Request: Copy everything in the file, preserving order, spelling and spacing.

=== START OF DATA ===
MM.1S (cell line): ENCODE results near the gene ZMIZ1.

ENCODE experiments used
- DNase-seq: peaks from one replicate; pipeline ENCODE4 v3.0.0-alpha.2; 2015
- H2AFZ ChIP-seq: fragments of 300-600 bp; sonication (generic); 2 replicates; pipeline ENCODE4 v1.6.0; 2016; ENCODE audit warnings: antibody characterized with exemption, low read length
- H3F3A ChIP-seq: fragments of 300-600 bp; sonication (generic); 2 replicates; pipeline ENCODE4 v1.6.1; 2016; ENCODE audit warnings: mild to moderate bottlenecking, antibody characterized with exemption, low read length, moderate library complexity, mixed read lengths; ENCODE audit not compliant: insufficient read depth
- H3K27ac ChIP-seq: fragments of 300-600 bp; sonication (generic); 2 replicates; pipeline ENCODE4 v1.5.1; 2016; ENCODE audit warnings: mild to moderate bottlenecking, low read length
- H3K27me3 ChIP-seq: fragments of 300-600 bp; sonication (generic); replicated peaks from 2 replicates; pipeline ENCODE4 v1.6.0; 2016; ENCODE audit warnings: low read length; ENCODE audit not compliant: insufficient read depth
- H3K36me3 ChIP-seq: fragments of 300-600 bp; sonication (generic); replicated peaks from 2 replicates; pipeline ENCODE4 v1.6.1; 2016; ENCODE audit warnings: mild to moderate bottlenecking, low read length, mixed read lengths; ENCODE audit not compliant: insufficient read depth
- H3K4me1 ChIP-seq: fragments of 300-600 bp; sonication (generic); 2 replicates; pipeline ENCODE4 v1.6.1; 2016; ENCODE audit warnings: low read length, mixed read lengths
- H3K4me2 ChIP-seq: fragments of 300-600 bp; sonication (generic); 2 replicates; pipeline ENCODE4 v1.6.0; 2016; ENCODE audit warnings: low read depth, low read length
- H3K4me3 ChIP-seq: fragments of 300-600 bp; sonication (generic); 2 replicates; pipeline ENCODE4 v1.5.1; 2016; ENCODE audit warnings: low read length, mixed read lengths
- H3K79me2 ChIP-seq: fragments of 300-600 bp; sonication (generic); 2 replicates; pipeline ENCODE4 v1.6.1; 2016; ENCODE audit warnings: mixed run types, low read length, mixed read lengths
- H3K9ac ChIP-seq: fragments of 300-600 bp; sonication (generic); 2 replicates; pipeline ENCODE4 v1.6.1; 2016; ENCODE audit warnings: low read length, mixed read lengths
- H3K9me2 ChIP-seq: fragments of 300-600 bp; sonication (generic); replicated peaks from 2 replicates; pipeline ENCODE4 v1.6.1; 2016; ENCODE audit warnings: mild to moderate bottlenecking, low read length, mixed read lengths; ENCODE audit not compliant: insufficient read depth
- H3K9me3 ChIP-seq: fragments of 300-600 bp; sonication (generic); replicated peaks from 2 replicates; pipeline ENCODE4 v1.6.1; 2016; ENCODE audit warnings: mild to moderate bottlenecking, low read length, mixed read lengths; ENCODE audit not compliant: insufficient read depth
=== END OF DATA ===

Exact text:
MM.1S (cell line): ENCODE results near the gene ZMIZ1.

ENCODE experiments used
- DNase-seq: peaks from one replicate; pipeline ENCODE4 v3.0.0-alpha.2; 2015
- H2AFZ ChIP-seq: fragments of 300-600 bp; sonication (generic); 2 replicates; pipeline ENCODE4 v1.6.0; 2016; ENCODE audit warnings: antibody characterized with exemption, low read length
- H3F3A ChIP-seq: fragments of 300-600 bp; sonication (generic); 2 replicates; pipeline ENCODE4 v1.6.1; 2016; ENCODE audit warnings: mild to moderate bottlenecking, antibody characterized with exemption, low read length, moderate library complexity, mixed read lengths; ENCODE audit not compliant: insufficient read depth
- H3K27ac ChIP-seq: fragments of 300-600 bp; sonication (generic); 2 replicates; pipeline ENCODE4 v1.5.1; 2016; ENCODE audit warnings: mild to moderate bottlenecking, low read length
- H3K27me3 ChIP-seq: fragments of 300-600 bp; sonication (generic); replicated peaks from 2 replicates; pipeline ENCODE4 v1.6.0; 2016; ENCODE audit warnings: low read length; ENCODE audit not compliant: insufficient read depth
- H3K36me3 ChIP-seq: fragments of 300-600 bp; sonication (generic); replicated peaks from 2 replicates; pipeline ENCODE4 v1.6.1; 2016; ENCODE audit warnings: mild to moderate bottlenecking, low read length, mixed read lengths; ENCODE audit not compliant: insufficient read depth
- H3K4me1 ChIP-seq: fragments of 300-600 bp; sonication (generic); 2 replicates; pipeline ENCODE4 v1.6.1; 2016; ENCODE audit warnings: low read length, mixed read lengths
- H3K4me2 ChIP-seq: fragments of 300-600 bp; sonication (generic); 2 replicates; pipeline ENCODE4 v1.6.0; 2016; ENCODE audit warnings: low read depth, low read length
- H3K4me3 ChIP-seq: fragments of 300-600 bp; sonication (generic); 2 replicates; pipeline ENCODE4 v1.5.1; 2016; ENCODE audit warnings: low read length, mixed read lengths
- H3K79me2 ChIP-seq: fragments of 300-600 bp; sonication (generic); 2 replicates; pipeline ENCODE4 v1.6.1; 2016; ENCODE audit warnings: mixed run types, low read length, mixed read lengths
- H3K9ac ChIP-seq: fragments of 300-600 bp; sonication (generic); 2 replicates; pipeline ENCODE4 v1.6.1; 2016; ENCODE audit warnings: low read length, mixed read lengths
- H3K9me2 ChIP-seq: fragments of 300-600 bp; sonication (generic); replicated peaks from 2 replicates; pipeline ENCODE4 v1.6.1; 2016; ENCODE audit warnings: mild to moderate bottlenecking, low read length, mixed read lengths; ENCODE audit not compliant: insufficient read depth
- H3K9me3 ChIP-seq: fragments of 300-600 bp; sonication (generic); replicated peaks from 2 replicates; pipeline ENCODE4 v1.6.1; 2016; ENCODE audit warnings: mild to moderate bottlenecking, low read length, mixed read lengths; ENCODE audit not compliant: insufficient read depth